Mental health support project launched at Powys school
29th September 2017
Crickhowell High School played host to not one but two Welsh Government Cabinet Secretaries this week as the Welsh Government launched its £1.4m project to provide emotional and mental health support for pupils and teachers.
The Powys school has been chosen as one of 224 schools in Wales to take part in a pilot project launched on Monday by Health Secretary Vaughan Gething and Education Secretary Kirsty Williams; a pilot which has seen UK wide media interest.
Powys County Council's Leader Cllr. Rosemarie Harris welcomed the project: "This is a tremendous initiative from the Welsh Government and I am delighted that Crickhowell High School and Brecon High Schools and their catchment areas' primary schools have been chosen to be included in this project.
"There are so many pressures on young people today, it is vitally important that the support for them when they are feeling stressed or anxious is there," said Cllr. Harris. She added that it was equally important that teaching staff were supported through this initiative.
Dedicated Children and Mental Health Service (CAMHS) practitioners will be recruited to work with pilot schools in three areas across Wales. The practitioners will provide teachers with on-site help and advice, ensuring pupils experiencing difficulties such as:
- low mood, and
- compulsive self-harm or conduct disorders receive early help in schools from suitably trained staff, preventing more serious problems occurring later in life.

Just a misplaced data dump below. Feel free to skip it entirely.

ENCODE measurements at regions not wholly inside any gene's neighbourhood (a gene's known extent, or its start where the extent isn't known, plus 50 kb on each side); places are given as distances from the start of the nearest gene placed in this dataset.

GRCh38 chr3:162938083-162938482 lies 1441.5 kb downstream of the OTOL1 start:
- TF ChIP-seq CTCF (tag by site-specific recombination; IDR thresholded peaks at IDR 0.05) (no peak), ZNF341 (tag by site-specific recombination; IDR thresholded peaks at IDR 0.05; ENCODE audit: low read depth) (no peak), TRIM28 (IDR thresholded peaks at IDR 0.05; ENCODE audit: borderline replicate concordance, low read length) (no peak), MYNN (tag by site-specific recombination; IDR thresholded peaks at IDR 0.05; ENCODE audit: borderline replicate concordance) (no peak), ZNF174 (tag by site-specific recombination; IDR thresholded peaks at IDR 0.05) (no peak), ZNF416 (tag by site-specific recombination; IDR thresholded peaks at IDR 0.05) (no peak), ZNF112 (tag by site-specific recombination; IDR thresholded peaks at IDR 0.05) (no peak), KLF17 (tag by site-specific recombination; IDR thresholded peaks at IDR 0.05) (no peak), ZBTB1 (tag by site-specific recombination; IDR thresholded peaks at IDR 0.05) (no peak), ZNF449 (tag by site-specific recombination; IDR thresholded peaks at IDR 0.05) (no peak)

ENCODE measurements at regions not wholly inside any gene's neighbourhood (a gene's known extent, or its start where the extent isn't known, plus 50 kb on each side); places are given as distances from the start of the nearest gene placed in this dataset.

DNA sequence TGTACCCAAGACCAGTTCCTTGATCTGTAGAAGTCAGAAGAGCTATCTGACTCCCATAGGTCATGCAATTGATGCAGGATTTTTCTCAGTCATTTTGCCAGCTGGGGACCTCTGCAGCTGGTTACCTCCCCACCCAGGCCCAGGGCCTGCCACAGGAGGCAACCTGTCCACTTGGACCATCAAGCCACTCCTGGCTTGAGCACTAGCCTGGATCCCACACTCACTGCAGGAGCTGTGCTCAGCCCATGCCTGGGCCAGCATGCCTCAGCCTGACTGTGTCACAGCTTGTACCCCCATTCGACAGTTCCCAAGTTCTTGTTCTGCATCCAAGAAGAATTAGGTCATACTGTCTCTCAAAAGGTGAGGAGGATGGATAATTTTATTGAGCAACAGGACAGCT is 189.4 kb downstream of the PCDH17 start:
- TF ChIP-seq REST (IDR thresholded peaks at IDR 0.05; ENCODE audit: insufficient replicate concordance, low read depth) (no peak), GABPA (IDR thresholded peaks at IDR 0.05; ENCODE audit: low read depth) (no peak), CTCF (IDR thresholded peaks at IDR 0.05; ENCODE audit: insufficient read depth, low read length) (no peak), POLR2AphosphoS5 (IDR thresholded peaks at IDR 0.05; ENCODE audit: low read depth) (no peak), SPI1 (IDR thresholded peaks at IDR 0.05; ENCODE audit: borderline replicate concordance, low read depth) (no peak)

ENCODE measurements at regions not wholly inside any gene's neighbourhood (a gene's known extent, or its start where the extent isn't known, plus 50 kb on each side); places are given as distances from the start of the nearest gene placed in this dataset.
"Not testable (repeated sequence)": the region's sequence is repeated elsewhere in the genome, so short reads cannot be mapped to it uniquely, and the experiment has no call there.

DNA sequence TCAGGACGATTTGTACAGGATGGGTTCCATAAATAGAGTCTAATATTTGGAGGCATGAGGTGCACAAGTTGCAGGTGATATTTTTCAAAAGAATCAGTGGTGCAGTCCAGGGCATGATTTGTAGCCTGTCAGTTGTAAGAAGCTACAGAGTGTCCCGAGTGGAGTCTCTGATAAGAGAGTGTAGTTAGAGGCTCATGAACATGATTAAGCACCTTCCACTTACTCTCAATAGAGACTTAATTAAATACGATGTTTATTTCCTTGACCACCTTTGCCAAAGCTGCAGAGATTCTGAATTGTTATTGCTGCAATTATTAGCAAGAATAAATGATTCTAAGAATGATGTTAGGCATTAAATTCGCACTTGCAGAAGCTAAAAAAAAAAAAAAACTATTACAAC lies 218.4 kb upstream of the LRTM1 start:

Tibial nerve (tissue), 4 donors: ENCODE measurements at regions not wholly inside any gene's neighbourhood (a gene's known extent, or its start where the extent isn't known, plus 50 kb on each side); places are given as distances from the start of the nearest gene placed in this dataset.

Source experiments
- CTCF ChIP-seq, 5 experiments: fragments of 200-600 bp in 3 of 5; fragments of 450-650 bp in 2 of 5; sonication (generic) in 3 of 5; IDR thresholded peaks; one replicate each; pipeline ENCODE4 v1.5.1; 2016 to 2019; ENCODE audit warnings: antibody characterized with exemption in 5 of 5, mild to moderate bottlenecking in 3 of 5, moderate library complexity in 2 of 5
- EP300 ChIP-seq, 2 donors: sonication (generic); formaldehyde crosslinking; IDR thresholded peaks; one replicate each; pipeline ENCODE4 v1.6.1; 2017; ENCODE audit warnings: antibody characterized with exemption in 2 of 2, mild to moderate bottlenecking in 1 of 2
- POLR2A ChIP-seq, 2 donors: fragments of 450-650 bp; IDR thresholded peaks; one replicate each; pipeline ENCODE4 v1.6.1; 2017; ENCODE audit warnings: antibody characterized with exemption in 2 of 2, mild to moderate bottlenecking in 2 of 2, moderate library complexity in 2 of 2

Jackie Parker is head teacher at Crickhowell High School. She commented: "The importance of Key Services all working together to build the emotional resilience and look after the mental health of our young people now and in the future cannot be underestimated. This is an exciting pilot and we are delighted to be a part of it."
The model will:
- Enable support for teachers to better understand childhood distress, emotional and mental health problems, and reduce stress experienced by teachers concerned about their pupils, by up-skilling them to recognise and deal with low level problems within their competence
- Ensure that when issues are identified, outside teachers' competence and skills, that specialist liaison, consultancy and advice is available. These experts can help the young person be directed to more appropriate services such as CAMHS or Local Primary Mental Health Support Services. The model will also support the teacher and school in providing for the young person's educational needs
- Ensure systems are in place to share appropriate information between CAMHS and schools, shared care arrangements are agreed for those young people requiring more intensive support, and that arrangements are in place to escalate/de-escalate as the young person's needs dictate.
Initially operating as a pilot programme, the initiative will commence by the end of 2017 and cover two full academic years, concluding in the summer of 2020. The results will be evaluated, and take into account a broad range of measures from the perspective of both teachers and pupils.